Bylazora (Macedonie): Explorations Unveil Civilization Dating Back to 5th Century BC
Bylazora explorations – Cultural Heritage Protection Office
Explorations of Bylazora, a city from the period of early classic antiquity, located near the village Knezhje which is part of the municipality of Sveti Nikole in Macedonia, are continually under way. The city is undoubtedly the biggest and the most important Paeonian city. This year, the quintessential object of the city-the Ruler's Palace will be explored and the results should complete the story and satisfy the curiosity of the archaeologists and historians.
Explorations of this area first started in 1976 by professor Dr. Ivan Mikulcic. After a few years of neglect, about 10 years ago, the American explorer William Neidinger and Eulah Matthews from the Texas Foundation for Archaeological & Historical Research registered the first palace elements.
In 2013, professor Dragi Mitrevski started his explorations and began unveiling the early antiquity story of a city that used to be full of life and most probably the capital of the ancient Paeonians.
Easily Accessible for Tourists
This archaeological site has the potential to become a tourist attraction due to its history and because of its accessibility.
"Macedonia has many archaeological sites, like Scupi, Stobi, and Heraclea, but those are cities dating from Roman times. The Romans conquered Macedonia in 168 BC and turned it into a province. What is interesting in relation to this site is that we had cities 300-400 before the Romans came. We had a civilization dating back to the 5th and 4th century BC. The city of Bylazora is a part of that civilization. We should be especially proud of it, and I am expecting wonderful things to emerge from this archaeological site", said the director of the Cultural Heritage Protection Office professor Viktor Lilcic Adams.
According to him, it is of great benefit that the road Stip-Skopje, which runs beside the site, is under construction.
"This will make it easy for local and foreign tourists to visit the site. A museum or gallery should be built on site, where the most beautiful archaeological findings can be showcased. I also hope that a souvenir shop can be established, so tourists can acquire something that will remind them of the Bylazora city", he said.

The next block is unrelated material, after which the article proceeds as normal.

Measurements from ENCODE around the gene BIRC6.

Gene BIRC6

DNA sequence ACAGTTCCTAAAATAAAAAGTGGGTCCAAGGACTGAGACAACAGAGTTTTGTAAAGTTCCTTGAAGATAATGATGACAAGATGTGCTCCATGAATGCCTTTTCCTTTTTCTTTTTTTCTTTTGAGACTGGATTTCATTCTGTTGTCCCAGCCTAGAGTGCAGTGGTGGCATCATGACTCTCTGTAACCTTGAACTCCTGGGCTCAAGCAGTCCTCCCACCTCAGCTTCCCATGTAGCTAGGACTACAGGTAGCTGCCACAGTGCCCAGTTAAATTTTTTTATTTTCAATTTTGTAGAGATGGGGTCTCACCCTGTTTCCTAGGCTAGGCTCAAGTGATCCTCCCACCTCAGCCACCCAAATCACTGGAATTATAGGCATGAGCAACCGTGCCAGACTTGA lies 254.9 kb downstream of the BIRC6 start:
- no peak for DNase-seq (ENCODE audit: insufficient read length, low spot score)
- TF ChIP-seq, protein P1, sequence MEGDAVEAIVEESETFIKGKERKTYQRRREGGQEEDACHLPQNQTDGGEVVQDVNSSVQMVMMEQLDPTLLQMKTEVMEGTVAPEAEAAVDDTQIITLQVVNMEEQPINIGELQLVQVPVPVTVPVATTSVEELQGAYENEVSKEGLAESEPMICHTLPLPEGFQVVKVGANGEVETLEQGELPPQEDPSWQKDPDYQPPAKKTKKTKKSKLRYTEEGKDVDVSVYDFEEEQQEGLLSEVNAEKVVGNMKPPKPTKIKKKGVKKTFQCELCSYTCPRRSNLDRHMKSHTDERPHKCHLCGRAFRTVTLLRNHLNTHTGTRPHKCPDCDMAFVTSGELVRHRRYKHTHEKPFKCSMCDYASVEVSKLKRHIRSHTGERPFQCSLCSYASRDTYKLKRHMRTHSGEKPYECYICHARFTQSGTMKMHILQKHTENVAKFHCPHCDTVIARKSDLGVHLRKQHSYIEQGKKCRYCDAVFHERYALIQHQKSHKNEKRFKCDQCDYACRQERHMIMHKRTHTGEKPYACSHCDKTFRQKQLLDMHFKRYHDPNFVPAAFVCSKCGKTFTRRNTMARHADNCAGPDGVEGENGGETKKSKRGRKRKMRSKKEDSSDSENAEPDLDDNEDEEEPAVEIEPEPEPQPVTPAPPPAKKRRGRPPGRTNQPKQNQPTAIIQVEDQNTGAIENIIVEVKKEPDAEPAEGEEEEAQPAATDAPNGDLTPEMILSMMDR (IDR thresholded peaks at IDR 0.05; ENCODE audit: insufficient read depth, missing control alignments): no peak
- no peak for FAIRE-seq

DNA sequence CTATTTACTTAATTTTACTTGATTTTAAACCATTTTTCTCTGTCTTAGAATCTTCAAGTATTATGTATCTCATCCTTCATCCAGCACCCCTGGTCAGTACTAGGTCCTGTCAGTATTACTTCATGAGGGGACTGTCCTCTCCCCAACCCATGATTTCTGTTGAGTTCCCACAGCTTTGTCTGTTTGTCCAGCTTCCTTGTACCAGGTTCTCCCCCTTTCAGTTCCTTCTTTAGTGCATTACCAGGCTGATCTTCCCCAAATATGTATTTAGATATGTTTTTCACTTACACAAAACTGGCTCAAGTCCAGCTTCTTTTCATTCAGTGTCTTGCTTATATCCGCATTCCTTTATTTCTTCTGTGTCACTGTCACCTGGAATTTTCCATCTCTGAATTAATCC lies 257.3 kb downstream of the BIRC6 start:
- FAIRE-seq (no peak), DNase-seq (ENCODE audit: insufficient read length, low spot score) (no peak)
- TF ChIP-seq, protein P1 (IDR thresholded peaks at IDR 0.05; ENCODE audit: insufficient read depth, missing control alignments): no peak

More than Half of the Palace has Already Been Explored
The chief of explorations on site, Dr. Dragi Mitrevski, said that over 60 percent of the Ruler's Palace has already been explored. He also added that by the end of the year it will hopefully be fully explored.
"This means that the end of the research, through explorations of the traits of every room, the stratigraphy of the area, and the object's way of destruction, will connect with historic moments and all the segments will give us a clear picture. This year explorations will be carried out towards the west and north. The work is done systematically, and the whole area is divided in quadrants going west and north. We are currently working on them, even though the project is expanding toward the south as well. We still do not have access there because of some unsettled property issues", Mitrevski said.
At the moment, Mitrevski and 10 other archaeologists are intensively working on the above-mentioned two areas of the Ruler's palace, where new rooms are being discovered and their contents add a whole other dimension to the story.
"The way of discovering the contents, in the layers of the ruins, on the floors and in the roof construction of the structure, tells us about the purpose of the room. Piece by piece, we are putting together the whole picture. The room contents tell us that the structure was not torn down suddenly, so people were not surprised and forced to leave everything behind. The disaster was announced and people were expecting it. All valuable objects were taken from site", the professor explained.
The Celts Attacked until They Totally Destroyed the Structure
According to him, the palace suffered a great fire which left the southern side totally burned down, while the northern side only partially damaged. All of this points to the fact that someone used arrows to start the fire on the south side. Archaeologists found hundreds of arrow heads in the roof construction among the tiles.
"The floors burnt down, and even though a lot of findings have been uncovered, it would have been different if the whole structure was intact. This points to the fact that all valuables were removed. But contents such as fragile dishes, coins, and pieces of jewelry which held no particular value to them were left behind for us to uncover now. Our discovery of coins dating back from the time of Alexander III and Leon, a local ruler, led us to the conclusion that the destruction was caused by the Celts. They managed to totally destroy the palace. After that, the city became economically weaker and this lasted until the last decades of the 3rd century when, according to historic sources, Philip V started using the palace to station his army. The remnants of his army base are just being discovered, and they lay on top of the palace's remnants. These findings which have occupied us over the last two weeks will help us put the whole story together", Mitrevski said.
The Bylazora explorations are a major project of Macedonia's Government, which is realized through the Culture Ministry and the Cultural Heritage Protection Office in cooperation with the local self-government of Sveti Nikole, the National Museum in Sveti Nikole and the Faculty of Philosophy from Skopje.
VIDEO = https://vimeo.com/164487816